Note: This is a student project from a course affiliated with the Ethnography of the University Initiative. EUI supports faculty development of courses in which students conduct original research on their university, and encourages students to think about colleges and universities in relation to their communities and within larger national and global contexts.

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Title:The Strong Silent Type: The Inward Life of the Introvert
Author(s):Martin, Dustin
Subject(s):introversion
extraversion
introvert
extravert
individualistic
collectivistic
big five personality psychology
RHET 233
Spring 2010
Abstract:The purpose of this study is to illuminate the lives introverted students on the University of Illinois campus, and in particular offer insight, based in theoretical and personal discussions, as to the motives and preferences underlying their particular personality orientation. The stereotypes surrounding introverts are addressed, as well as how introverts may come to view extraversion as a societal norm, rather than viewing their personality as one of many possible healthy ones. Finally, it may offer some insight into promoting inclusion on campus for a minority group which may be primarily overlooked, and adjusting university policies in order to foster the strength and health of the student’s social network, as well as their own well being. This has implications not only within the realm of the introvert population, but also in the search for acceptance of other minority groups, and creating a more inclusive campus environment.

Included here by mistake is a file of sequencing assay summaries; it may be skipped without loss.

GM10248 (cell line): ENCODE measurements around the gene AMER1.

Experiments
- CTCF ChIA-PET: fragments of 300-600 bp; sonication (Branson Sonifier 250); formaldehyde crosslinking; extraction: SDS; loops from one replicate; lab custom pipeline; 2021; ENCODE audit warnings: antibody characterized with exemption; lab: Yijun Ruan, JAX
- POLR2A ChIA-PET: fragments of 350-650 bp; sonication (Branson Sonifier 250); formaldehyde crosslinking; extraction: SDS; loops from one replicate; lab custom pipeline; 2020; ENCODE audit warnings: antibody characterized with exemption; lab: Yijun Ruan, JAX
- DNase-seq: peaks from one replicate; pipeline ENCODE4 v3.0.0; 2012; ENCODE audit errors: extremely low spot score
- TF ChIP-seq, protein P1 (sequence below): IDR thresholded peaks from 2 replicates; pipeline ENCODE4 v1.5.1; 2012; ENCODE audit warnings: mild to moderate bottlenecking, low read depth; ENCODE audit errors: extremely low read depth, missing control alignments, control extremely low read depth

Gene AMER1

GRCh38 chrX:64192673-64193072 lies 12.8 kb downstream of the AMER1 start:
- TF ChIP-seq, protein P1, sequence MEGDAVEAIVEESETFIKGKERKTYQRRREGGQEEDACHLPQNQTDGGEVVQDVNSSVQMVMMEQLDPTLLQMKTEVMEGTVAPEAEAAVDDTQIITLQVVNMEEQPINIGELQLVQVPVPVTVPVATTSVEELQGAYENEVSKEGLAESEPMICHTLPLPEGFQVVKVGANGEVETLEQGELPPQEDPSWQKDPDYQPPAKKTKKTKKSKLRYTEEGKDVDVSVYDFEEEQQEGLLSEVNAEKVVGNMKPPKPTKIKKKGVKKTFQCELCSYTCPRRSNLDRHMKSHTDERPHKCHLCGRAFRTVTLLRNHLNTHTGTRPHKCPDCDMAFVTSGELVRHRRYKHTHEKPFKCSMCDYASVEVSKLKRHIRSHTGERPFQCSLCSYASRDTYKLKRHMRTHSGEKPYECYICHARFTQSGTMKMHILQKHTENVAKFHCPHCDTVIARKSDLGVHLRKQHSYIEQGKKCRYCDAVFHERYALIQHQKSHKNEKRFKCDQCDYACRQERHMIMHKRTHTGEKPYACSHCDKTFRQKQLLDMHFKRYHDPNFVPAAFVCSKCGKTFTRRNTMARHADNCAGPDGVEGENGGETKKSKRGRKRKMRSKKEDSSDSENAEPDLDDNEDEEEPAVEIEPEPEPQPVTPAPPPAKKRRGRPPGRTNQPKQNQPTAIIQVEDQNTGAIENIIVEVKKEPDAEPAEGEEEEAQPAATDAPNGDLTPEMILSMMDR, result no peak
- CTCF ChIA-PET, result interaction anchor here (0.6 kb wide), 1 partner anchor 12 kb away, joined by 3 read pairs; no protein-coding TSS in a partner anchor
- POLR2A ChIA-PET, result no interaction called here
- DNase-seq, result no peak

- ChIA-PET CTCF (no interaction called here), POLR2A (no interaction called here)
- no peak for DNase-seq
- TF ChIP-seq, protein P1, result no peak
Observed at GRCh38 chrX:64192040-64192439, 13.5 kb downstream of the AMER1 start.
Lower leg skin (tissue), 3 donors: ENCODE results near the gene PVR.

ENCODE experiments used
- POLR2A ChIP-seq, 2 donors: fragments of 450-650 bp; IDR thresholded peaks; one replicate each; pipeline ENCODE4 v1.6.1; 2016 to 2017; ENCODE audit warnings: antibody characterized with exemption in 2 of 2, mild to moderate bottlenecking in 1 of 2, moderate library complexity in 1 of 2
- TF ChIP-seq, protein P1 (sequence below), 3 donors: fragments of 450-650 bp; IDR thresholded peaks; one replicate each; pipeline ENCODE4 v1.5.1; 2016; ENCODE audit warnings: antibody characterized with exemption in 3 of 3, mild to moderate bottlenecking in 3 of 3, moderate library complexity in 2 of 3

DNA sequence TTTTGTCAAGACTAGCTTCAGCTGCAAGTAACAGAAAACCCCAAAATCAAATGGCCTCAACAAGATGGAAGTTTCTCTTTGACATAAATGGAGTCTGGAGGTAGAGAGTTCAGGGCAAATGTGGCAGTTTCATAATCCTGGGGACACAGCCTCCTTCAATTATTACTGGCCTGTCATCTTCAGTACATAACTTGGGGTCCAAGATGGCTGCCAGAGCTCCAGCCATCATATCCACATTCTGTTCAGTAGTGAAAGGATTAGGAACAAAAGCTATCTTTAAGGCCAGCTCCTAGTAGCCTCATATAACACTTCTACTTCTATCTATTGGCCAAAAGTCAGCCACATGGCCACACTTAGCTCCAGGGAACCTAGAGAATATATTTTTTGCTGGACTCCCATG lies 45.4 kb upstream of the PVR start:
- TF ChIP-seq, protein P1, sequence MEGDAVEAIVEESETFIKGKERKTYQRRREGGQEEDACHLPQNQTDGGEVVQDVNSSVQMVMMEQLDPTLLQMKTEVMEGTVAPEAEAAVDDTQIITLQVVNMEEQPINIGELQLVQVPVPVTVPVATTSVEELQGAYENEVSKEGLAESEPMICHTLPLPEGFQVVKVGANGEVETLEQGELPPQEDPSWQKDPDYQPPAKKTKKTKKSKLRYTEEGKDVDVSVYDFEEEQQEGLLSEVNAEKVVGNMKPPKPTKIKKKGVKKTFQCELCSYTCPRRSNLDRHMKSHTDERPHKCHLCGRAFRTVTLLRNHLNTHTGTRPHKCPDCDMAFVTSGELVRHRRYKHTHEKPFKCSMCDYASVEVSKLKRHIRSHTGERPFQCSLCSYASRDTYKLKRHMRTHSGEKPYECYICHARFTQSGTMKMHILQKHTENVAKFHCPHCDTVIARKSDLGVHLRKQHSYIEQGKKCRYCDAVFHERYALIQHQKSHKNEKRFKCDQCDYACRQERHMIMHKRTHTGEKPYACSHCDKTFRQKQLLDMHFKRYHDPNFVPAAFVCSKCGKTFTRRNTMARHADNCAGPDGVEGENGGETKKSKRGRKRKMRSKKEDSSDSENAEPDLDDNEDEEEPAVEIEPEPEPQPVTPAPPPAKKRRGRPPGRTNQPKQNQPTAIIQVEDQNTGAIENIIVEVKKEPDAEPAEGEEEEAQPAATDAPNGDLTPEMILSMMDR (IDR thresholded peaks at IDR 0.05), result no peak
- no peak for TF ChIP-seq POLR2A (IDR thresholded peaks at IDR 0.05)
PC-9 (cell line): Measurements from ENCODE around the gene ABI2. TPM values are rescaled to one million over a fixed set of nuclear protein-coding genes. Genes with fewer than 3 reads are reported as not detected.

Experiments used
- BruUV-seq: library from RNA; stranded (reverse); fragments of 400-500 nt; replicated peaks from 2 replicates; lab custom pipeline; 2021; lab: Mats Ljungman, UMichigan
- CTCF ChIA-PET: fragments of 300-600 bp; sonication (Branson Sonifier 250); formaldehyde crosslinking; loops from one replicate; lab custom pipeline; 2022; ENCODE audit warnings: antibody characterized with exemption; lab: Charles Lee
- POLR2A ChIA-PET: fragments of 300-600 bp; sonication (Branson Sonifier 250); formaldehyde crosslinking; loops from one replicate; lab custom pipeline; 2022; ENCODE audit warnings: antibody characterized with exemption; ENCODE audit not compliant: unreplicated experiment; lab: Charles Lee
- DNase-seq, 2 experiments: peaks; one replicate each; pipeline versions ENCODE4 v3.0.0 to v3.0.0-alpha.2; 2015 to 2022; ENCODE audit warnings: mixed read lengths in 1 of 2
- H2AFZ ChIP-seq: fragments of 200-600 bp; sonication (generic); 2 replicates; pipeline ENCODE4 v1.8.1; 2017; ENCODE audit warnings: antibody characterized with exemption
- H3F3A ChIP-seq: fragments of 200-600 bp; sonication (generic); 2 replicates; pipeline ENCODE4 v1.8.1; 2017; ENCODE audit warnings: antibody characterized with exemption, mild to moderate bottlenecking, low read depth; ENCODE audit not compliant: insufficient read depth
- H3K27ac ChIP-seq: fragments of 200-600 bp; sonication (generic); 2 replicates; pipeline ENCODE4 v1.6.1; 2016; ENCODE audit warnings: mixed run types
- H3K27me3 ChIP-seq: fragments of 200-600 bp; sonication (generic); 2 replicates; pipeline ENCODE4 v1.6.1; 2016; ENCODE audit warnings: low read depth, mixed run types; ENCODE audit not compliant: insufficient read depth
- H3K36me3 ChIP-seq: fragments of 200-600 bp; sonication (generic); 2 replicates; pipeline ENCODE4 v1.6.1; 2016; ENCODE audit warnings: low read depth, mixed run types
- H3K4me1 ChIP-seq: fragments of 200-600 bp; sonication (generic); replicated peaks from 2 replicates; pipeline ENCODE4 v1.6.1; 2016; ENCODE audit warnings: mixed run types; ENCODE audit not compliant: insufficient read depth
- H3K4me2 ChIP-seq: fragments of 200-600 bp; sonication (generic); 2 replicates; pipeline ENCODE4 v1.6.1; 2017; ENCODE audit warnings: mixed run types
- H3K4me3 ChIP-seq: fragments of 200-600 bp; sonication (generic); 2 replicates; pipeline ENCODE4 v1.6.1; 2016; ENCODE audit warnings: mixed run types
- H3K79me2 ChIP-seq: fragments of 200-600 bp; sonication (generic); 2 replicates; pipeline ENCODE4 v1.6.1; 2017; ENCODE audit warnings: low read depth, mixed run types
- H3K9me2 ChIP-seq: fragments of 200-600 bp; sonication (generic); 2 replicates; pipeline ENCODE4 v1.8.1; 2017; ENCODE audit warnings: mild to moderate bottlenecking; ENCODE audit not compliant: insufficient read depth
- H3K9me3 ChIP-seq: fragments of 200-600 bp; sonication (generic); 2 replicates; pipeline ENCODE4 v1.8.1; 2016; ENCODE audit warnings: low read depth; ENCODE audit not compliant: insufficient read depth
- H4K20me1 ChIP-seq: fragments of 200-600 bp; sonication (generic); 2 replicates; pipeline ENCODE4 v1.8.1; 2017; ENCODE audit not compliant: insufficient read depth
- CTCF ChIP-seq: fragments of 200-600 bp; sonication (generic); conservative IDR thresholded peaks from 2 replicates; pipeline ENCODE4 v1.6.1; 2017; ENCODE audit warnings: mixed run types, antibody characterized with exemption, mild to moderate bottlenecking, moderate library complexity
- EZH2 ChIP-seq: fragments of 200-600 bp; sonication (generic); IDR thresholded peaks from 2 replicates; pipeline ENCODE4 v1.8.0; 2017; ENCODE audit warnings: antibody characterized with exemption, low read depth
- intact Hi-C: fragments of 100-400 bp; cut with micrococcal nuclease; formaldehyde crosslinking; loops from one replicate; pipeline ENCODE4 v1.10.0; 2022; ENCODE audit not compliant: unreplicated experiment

Issue Date:2010
Course / Semester:Rhetoric 233 (Principles of Composition) is an intermediate expository writing course where students refine their skills in critical reading, argumentation, revision, anticipating audience, and editing. In this course, students explored the relationships between language, culture and identity, as well as examined the ways that writers understand their surrounding cultures, contexts, and audiences (and what that means for their writing). They explored how writers use language to not only express themselves or their ideas, but also to do something—act politically, resist dominant structures, express agency, enact change, etc. As part of the Ethnography of the University Initiative (EUI), a major part of this course was to produce an in-depth research project, where students chose some aspect of language, culture, and community/identity to study on the University. They engaged in ethnographic research methods, which included collecting data, observing and participating in their chosen culture, recording their findings, and analyzing what they collected and recorded.
Type:Text
URI:http://hdl.handle.net/2142/16368
Date Available in IDEALS:2010-06-02


This item appears in the following Collection(s)

  • Student Communities and Culture
    The university offers an extraordinary opportunity to study and document student communities, life, and culture. This collection includes research on the activities, clubs, and durable social networks that comprise sometimes the greater portion of the university experience for students.

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